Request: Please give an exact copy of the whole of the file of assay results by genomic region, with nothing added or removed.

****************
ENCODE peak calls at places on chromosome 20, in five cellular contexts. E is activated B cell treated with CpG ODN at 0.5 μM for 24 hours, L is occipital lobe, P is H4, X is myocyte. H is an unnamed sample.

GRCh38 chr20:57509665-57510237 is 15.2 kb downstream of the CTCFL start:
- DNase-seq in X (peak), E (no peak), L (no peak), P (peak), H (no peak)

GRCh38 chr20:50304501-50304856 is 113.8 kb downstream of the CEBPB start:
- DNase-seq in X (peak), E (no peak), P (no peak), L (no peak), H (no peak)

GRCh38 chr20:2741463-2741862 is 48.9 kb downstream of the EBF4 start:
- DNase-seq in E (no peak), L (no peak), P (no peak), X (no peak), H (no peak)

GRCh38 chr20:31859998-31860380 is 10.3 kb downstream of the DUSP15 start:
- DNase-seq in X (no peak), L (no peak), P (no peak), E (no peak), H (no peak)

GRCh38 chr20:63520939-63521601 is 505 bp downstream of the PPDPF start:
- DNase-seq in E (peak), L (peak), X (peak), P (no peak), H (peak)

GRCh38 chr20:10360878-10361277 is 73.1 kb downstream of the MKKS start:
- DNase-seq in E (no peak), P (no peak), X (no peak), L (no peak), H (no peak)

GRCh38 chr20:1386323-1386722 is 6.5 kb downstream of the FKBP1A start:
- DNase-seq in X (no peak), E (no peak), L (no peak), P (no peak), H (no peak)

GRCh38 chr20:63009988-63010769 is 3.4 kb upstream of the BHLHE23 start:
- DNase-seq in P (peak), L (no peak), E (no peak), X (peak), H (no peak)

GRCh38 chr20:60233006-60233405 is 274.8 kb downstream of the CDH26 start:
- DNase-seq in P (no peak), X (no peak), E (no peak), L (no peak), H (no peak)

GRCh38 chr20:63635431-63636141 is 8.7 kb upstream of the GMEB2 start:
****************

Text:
ENCODE peak calls at places on chromosome 20, in five cellular contexts. E is activated B cell treated with CpG ODN at 0.5 μM for 24 hours, L is occipital lobe, P is H4, X is myocyte. H is an unnamed sample.

GRCh38 chr20:57509665-57510237 is 15.2 kb downstream of the CTCFL start:
- DNase-seq in X (peak), E (no peak), L (no peak), P (peak), H (no peak)

GRCh38 chr20:50304501-50304856 is 113.8 kb downstream of the CEBPB start:
- DNase-seq in X (peak), E (no peak), P (no peak), L (no peak), H (no peak)

GRCh38 chr20:2741463-2741862 is 48.9 kb downstream of the EBF4 start:
- DNase-seq in E (no peak), L (no peak), P (no peak), X (no peak), H (no peak)

GRCh38 chr20:31859998-31860380 is 10.3 kb downstream of the DUSP15 start:
- DNase-seq in X (no peak), L (no peak), P (no peak), E (no peak), H (no peak)

GRCh38 chr20:63520939-63521601 is 505 bp downstream of the PPDPF start:
- DNase-seq in E (peak), L (peak), X (peak), P (no peak), H (peak)

GRCh38 chr20:10360878-10361277 is 73.1 kb downstream of the MKKS start:
- DNase-seq in E (no peak), P (no peak), X (no peak), L (no peak), H (no peak)

GRCh38 chr20:1386323-1386722 is 6.5 kb downstream of the FKBP1A start:
- DNase-seq in X (no peak), E (no peak), L (no peak), P (no peak), H (no peak)

GRCh38 chr20:63009988-63010769 is 3.4 kb upstream of the BHLHE23 start:
- DNase-seq in P (peak), L (no peak), E (no peak), X (peak), H (no peak)

GRCh38 chr20:60233006-60233405 is 274.8 kb downstream of the CDH26 start:
- DNase-seq in P (no peak), X (no peak), E (no peak), L (no peak), H (no peak)

GRCh38 chr20:63635431-63636141 is 8.7 kb upstream of the GMEB2 start: